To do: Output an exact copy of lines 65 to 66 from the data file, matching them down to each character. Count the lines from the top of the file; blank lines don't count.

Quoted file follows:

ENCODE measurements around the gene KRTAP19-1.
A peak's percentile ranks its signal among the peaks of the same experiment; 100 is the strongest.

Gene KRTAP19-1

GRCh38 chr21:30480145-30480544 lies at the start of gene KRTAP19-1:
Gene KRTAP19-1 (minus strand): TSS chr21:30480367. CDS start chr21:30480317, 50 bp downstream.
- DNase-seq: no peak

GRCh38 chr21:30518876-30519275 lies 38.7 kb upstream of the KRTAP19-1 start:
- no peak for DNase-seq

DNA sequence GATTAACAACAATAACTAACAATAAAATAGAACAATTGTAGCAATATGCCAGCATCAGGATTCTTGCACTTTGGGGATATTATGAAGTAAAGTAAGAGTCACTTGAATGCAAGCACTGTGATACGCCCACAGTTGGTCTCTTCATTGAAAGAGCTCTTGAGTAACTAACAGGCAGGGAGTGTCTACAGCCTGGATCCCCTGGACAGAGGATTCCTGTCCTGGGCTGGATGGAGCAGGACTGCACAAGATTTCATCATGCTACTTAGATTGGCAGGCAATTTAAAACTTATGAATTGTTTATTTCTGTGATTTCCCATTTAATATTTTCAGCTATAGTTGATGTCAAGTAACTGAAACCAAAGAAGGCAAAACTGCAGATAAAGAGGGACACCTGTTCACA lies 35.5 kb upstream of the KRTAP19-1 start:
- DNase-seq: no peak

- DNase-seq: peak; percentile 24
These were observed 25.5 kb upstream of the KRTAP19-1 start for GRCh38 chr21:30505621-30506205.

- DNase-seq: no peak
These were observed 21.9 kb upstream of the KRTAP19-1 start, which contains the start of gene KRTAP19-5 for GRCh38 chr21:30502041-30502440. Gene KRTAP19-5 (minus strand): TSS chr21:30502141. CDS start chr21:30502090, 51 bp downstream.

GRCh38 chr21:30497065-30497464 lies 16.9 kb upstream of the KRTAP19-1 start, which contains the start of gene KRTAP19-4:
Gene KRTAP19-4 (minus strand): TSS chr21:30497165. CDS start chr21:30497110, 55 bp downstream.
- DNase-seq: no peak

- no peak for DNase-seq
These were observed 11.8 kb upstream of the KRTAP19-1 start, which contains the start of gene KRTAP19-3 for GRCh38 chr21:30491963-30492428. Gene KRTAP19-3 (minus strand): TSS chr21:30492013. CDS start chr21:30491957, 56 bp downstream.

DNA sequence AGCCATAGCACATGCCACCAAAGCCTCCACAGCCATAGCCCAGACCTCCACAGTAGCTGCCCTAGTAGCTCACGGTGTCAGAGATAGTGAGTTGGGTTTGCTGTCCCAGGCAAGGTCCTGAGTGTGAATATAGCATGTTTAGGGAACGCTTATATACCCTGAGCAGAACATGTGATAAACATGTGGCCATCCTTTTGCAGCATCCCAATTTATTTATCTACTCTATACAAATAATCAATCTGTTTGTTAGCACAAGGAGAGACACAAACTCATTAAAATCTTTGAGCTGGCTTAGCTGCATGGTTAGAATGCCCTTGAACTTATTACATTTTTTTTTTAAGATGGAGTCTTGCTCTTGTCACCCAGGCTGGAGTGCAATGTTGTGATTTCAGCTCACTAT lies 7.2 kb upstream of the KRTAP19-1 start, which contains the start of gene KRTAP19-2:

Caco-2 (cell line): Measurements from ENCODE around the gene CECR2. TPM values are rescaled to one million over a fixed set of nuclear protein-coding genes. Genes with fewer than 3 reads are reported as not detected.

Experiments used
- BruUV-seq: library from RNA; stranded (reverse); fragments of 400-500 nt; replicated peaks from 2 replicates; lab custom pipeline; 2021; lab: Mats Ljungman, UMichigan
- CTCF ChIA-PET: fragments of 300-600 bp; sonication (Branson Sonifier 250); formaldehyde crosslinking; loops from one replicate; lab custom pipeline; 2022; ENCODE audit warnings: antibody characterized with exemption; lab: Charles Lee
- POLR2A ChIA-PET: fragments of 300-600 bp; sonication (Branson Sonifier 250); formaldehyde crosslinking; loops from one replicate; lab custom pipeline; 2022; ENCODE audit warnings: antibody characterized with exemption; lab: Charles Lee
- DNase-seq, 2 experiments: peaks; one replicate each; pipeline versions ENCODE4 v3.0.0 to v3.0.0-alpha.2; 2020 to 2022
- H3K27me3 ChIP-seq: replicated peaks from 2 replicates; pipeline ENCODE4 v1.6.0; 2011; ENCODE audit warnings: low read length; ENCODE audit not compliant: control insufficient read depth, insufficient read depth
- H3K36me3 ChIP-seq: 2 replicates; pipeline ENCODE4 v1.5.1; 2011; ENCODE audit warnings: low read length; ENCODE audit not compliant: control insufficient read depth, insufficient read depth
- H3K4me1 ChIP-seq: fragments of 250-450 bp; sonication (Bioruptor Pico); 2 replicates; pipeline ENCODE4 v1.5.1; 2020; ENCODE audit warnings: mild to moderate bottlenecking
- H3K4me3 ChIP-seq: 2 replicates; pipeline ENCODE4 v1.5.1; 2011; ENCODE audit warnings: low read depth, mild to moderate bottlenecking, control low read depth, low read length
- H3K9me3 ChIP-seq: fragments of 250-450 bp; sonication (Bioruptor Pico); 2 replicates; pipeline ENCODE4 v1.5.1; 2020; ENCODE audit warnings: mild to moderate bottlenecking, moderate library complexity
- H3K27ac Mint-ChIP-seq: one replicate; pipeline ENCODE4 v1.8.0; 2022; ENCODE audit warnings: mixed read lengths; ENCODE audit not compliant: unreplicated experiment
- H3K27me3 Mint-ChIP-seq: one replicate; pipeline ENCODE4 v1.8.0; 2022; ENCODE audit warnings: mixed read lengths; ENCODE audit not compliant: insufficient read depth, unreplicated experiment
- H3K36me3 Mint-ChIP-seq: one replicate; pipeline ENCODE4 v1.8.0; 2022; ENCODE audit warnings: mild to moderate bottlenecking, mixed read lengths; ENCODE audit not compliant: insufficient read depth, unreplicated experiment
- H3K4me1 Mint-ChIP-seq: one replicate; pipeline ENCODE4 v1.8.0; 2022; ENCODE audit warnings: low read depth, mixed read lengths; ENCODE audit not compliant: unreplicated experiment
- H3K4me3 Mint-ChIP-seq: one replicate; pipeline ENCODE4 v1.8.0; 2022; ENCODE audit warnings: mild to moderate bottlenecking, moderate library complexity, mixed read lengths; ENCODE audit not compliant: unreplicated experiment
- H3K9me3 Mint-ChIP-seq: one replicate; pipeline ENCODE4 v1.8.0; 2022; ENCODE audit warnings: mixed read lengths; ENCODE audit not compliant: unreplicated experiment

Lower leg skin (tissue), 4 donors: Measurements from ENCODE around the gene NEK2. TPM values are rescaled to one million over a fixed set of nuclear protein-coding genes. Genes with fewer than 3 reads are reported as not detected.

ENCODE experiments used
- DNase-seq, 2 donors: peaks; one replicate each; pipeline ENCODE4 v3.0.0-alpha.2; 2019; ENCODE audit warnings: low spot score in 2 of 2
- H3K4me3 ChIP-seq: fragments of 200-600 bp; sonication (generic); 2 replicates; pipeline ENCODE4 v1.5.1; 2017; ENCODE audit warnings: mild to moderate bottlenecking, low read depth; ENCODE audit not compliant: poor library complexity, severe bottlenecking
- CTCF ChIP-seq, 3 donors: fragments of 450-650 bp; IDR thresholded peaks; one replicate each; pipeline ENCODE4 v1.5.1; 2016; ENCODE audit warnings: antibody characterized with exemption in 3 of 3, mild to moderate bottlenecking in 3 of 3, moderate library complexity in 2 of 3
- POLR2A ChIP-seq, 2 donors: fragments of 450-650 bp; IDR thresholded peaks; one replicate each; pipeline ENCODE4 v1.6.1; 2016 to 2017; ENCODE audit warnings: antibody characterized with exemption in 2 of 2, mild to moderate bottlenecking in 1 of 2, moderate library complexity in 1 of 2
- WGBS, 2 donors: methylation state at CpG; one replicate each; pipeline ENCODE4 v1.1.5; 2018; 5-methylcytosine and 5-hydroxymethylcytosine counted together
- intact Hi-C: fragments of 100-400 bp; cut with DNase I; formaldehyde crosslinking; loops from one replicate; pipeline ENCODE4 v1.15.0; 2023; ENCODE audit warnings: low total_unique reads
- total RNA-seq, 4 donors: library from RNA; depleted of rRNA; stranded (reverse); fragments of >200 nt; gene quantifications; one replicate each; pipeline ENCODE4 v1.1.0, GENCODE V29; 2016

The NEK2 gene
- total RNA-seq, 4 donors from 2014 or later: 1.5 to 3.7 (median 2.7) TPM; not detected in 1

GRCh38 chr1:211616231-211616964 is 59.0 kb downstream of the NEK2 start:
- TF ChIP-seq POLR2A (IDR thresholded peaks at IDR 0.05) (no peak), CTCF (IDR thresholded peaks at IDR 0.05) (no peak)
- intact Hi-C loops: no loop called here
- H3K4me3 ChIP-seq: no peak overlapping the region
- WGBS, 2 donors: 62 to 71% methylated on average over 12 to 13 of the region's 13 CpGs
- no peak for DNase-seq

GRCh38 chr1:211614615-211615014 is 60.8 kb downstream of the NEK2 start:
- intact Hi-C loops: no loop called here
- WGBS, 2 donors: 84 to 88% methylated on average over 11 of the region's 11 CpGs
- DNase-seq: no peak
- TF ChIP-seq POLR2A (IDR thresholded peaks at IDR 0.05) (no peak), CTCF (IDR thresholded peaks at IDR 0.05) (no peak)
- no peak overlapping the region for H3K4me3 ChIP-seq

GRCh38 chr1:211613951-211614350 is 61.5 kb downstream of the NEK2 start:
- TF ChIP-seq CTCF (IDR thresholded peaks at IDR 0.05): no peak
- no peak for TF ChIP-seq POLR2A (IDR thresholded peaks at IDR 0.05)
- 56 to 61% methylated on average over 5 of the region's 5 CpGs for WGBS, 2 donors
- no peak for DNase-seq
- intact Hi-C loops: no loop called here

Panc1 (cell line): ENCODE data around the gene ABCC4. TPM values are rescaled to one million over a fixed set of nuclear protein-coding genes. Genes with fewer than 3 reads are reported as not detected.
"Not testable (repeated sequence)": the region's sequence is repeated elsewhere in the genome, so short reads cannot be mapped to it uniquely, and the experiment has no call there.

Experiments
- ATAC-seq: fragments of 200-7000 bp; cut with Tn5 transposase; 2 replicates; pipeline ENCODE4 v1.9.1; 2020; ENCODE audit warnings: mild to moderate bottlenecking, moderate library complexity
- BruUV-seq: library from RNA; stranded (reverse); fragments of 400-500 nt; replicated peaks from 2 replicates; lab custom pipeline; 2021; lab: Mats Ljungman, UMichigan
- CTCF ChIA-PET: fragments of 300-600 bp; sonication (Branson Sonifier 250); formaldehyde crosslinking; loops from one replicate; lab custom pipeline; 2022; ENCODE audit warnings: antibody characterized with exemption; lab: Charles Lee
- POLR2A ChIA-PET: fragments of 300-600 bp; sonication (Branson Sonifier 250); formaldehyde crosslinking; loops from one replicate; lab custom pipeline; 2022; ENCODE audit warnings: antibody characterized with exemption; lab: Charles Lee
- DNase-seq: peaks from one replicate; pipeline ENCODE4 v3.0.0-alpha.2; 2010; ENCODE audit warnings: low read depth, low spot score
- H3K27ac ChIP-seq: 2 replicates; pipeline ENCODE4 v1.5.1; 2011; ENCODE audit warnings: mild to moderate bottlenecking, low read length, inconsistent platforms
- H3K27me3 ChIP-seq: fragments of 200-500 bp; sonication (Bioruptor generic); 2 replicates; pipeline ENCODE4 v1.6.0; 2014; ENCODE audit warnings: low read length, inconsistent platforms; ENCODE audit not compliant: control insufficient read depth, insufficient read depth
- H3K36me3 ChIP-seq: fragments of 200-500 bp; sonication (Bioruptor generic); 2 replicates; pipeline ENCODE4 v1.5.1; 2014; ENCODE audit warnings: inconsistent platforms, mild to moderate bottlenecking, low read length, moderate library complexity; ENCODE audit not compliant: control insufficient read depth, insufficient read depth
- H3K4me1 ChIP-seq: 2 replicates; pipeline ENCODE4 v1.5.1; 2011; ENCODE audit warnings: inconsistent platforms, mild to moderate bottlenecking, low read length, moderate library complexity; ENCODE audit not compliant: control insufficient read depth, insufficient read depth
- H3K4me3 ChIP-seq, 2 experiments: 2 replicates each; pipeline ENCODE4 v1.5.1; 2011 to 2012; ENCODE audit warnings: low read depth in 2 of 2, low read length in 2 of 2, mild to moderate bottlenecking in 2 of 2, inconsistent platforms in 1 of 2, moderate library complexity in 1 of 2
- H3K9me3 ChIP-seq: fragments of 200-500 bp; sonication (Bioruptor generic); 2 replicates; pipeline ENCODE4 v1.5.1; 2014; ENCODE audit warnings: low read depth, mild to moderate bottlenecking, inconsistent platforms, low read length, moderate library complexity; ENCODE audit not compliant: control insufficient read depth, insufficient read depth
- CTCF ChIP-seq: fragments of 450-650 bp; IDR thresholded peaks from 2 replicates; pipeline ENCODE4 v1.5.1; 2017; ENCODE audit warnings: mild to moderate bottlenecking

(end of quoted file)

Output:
- no peak for DNase-seq
- intact Hi-C loops: no loop called here